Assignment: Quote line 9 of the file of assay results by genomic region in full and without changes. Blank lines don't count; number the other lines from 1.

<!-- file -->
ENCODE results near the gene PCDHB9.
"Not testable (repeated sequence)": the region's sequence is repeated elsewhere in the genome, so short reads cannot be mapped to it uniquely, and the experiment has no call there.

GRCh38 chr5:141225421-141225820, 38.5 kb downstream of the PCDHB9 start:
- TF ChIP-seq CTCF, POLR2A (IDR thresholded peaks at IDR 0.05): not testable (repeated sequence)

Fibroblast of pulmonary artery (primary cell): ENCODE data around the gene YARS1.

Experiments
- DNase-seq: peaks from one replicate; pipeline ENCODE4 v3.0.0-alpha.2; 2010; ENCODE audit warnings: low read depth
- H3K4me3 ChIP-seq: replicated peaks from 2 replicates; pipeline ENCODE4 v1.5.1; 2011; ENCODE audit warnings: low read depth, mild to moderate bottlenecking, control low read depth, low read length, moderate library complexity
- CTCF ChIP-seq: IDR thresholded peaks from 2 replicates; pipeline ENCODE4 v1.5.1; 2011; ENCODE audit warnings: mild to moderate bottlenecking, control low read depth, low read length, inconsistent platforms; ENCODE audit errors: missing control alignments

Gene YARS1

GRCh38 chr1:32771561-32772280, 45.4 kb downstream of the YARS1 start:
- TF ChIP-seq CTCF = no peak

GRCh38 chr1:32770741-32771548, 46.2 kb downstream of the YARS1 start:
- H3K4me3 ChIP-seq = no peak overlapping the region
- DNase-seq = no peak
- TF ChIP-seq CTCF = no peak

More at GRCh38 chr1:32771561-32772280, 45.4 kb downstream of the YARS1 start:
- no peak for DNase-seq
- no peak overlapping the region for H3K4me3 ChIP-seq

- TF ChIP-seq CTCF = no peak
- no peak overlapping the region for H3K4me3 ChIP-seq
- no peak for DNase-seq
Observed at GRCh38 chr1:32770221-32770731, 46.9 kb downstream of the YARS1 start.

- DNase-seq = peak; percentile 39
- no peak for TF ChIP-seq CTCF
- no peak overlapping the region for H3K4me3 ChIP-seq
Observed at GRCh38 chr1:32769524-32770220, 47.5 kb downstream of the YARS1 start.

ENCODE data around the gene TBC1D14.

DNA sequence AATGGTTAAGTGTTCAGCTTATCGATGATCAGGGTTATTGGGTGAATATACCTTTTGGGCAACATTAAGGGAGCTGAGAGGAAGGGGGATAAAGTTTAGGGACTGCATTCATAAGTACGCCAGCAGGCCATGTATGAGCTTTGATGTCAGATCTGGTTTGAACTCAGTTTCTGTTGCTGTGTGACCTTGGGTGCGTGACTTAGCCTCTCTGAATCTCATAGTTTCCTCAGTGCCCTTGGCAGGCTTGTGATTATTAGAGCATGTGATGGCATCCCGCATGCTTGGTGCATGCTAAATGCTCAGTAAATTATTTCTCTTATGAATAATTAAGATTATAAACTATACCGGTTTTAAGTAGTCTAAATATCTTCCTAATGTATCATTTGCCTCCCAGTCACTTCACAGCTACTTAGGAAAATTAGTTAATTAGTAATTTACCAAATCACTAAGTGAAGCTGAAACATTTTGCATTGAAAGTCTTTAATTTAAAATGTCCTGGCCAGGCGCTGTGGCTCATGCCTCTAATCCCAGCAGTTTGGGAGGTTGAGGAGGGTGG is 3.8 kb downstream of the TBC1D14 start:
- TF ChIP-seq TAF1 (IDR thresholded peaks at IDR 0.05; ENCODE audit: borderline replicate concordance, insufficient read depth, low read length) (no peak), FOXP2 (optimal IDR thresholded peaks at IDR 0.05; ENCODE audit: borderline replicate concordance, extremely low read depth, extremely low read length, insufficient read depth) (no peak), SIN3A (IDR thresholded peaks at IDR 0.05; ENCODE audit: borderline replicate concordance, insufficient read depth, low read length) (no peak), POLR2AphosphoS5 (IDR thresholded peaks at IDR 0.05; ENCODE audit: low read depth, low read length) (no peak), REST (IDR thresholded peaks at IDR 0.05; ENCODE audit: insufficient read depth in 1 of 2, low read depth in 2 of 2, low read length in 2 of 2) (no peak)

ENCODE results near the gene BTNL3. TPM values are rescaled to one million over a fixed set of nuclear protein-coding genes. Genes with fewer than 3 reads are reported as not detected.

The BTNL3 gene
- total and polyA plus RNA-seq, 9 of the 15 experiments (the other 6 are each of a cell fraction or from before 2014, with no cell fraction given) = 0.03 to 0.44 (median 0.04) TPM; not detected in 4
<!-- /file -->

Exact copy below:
- CTCF ChIP-seq: IDR thresholded peaks from 2 replicates; pipeline ENCODE4 v1.5.1; 2011; ENCODE audit warnings: mild to moderate bottlenecking, control low read depth, low read length, inconsistent platforms; ENCODE audit errors: missing control alignments